Free as a bird . . . Andy Fyfe with two rainbow lorikeets. PHOTO: SUPPLIED

Andy Fyfe (55) is a freelance music journalist in the UK. He went to Watlington Intermediate and Timaru Boys’ High School before working as a reporter at The Timaru Herald. In 1988 he moved to the UK and has written for music magazines such as NME, Q and Mojo ever since. He now lives in Hastings, England, with his wife and two children.

Q How has your life changed because of Covid-19?

Being a freelance writer I work from home and inside my own head anyway, so not going into work isn’t a thing for me. This situation, however, is like the boringest ever summer holiday: the kids are off school, but we can’t go to the beach or Spain or even beyond the end of our street without good cause (or maybe we can, the UK Government’s rules often contradict themselves, sometimes within the same actual rule). We didn’t have a family summer holiday last year because I was in the middle of writing a book which would pay for this year’s family summer holiday. Fat chance of taking that.

Q Is living overseas much like home?

We moved to Hastings on the south coast for a slower life after 20 years in London. My wife Fiona works in the music industry, too, and we’d often see two or three bands a night, six nights a week. Soon as we made the move I realised how much I missed living by the sea, how much it meant to me. When I left Timaru it was a slightly rough-at-the-edges coastal town just off the major tourist routes with an undercurrent of violence and drugs. Now I’m in Hastings, a slightly rough-at-the-edges coastal town just off the major tourist routes with an undercurrent of violence and drugs. I’m home!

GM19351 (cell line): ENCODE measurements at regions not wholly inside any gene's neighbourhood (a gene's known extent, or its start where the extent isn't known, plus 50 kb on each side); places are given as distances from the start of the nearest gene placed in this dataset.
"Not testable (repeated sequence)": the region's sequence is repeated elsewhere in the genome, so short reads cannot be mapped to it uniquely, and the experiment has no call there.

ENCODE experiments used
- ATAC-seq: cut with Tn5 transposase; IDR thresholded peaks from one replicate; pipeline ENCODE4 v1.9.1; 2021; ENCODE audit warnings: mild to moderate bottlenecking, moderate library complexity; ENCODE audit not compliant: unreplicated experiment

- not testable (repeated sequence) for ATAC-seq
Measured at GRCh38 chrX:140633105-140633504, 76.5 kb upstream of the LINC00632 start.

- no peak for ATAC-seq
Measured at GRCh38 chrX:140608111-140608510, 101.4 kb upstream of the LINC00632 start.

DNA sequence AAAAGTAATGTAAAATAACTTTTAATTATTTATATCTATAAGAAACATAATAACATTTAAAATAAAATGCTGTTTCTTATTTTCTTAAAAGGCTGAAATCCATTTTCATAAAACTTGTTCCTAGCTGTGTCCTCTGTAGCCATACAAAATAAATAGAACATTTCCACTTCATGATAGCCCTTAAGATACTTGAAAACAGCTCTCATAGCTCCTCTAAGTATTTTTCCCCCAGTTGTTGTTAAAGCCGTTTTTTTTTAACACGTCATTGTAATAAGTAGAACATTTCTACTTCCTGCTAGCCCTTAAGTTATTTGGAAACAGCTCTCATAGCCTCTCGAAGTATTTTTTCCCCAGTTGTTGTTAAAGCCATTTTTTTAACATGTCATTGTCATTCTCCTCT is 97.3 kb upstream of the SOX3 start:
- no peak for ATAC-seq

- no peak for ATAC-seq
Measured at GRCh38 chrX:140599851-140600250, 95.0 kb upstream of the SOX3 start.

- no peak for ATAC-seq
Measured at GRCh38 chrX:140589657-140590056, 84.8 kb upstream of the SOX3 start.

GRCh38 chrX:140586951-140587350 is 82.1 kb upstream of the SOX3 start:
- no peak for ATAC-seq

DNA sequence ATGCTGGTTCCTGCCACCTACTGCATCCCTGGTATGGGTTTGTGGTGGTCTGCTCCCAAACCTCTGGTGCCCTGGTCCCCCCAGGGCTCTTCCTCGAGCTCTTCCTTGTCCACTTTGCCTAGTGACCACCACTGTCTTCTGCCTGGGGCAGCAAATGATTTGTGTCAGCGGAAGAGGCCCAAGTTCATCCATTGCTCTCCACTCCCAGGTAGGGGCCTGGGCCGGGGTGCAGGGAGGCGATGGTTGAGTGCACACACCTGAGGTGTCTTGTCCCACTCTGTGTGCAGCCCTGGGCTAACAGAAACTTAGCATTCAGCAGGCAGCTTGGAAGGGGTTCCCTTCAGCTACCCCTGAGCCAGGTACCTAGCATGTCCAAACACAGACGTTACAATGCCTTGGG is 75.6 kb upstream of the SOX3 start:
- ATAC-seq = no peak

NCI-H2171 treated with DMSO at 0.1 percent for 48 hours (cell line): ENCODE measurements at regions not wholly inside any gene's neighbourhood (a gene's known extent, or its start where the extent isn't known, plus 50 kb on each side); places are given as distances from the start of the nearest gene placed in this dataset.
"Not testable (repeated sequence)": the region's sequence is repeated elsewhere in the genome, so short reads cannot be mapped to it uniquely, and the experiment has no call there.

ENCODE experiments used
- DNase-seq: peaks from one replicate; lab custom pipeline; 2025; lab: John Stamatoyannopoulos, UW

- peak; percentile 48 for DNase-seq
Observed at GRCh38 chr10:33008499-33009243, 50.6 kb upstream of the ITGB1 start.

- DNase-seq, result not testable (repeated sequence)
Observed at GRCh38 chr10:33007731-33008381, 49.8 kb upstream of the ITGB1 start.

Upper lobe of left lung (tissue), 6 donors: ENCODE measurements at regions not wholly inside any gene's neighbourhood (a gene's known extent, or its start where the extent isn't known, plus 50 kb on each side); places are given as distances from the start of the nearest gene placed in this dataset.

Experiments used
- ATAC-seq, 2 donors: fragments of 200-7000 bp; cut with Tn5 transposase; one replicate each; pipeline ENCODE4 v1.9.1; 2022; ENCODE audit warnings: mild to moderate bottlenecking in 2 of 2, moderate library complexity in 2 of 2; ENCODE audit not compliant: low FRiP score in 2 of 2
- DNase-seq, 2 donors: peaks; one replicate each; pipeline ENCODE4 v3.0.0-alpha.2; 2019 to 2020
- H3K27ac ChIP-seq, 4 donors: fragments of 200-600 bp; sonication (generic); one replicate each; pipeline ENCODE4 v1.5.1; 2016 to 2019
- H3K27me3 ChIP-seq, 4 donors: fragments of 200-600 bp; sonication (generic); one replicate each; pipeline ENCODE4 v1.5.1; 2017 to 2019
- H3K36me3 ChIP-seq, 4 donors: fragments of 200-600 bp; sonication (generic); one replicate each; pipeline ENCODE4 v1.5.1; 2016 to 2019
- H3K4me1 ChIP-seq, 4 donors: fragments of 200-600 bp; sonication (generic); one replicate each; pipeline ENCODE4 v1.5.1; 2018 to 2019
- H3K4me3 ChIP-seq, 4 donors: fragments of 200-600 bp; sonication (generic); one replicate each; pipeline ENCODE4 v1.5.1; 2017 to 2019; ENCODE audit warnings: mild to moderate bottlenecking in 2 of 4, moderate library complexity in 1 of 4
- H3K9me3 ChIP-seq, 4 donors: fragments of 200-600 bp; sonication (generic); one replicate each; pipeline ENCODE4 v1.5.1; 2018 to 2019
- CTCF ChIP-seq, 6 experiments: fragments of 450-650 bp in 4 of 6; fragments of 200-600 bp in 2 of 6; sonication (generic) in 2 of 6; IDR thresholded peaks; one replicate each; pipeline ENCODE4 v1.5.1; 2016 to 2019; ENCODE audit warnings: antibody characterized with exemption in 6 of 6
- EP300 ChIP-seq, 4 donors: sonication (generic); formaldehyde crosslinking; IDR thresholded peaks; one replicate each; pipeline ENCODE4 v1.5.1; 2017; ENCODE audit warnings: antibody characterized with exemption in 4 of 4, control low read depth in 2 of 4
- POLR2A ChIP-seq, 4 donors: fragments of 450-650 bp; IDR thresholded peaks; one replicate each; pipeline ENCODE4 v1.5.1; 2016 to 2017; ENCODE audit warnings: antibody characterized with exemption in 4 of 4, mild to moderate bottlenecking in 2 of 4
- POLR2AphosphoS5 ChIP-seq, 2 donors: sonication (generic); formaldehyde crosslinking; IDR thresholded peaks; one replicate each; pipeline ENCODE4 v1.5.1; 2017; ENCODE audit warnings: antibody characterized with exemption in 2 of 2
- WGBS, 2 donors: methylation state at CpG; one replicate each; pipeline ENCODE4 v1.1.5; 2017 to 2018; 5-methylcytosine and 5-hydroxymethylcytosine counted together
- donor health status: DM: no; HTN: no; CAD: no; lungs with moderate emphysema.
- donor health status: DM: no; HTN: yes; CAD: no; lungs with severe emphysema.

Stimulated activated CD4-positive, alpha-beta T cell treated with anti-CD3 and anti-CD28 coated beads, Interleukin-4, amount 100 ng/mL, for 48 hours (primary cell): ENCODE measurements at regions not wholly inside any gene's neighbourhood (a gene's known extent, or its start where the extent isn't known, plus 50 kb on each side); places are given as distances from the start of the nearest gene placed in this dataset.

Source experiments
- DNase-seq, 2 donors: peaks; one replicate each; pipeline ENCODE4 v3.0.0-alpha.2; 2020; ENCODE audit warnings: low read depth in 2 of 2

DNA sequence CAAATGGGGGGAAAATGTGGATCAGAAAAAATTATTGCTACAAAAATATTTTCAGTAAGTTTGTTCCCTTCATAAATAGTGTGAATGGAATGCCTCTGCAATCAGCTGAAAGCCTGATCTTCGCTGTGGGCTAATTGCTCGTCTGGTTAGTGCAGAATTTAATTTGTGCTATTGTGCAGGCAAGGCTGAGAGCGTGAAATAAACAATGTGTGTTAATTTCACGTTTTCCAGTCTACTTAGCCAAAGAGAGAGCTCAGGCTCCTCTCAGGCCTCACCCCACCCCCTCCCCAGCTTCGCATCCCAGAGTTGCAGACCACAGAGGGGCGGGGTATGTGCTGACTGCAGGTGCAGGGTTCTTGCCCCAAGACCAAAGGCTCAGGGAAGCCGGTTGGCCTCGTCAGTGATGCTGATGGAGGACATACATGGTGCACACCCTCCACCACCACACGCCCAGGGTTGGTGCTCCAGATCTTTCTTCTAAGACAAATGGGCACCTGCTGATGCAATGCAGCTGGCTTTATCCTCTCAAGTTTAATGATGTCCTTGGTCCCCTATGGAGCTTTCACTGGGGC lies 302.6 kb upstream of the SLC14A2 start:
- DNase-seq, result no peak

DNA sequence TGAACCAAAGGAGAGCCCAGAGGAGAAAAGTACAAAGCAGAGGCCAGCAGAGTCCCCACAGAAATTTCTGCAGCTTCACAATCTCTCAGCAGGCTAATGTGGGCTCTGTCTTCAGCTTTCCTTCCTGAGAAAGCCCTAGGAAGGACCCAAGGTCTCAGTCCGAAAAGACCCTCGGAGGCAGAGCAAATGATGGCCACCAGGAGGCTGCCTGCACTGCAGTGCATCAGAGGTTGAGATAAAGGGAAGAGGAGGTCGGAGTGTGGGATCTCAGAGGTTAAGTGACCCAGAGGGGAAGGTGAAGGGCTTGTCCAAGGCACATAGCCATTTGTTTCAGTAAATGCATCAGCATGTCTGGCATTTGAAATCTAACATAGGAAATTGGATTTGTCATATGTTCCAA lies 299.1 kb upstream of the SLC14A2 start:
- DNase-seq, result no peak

Q How is Covid-19 challenging you?

All parents already know this, but keeping the kids entertained and motivated is a huge challenge. That and stopping them from killing each other. Schoolwork is another area of “robust debate”. Before landing in journalism my intended career was primary school teacher but I can now definitively state that it was a lucky escape for both me and teaching: there is no way I have the patience for it. My new hobby is inventing ways of disguising wine bottles in the recycling.

Q What do you want to do when the pandemic tension eases?

Everything. Anything. Spend a day at our beach hut, go to a gig, paddle board to France, shop in an actual shop, drink beer in a pub garden with friends, hug someone I’m not directly related to, burn my mask, fight a condor.. I won’t know what to do first, and pray I won’t’ve forgotten how to do it.

Q Do you miss home?

I was in Timaru overnight a week before Level 4 happened, having dinner with friends at The Oxford. I hadn’t been home for a decade: The Hydro was gone, Caroline Bay looked gorgeous in late summer sun, it still seemed to take a day to drive the length of North St. What I miss most is the smell of Peel Forest. It’s New Zealand in a bottle: nothing else in the world smells like our native bush. Tell you what, though: trying to buy Timaru souvenirs is bloody difficult. The only place was the South Canterbury Museum, but what they had was ace.Nike Sneakers【近日発売予定】 ナイキ エアマックス97 ネオン – スニーカーウォーズ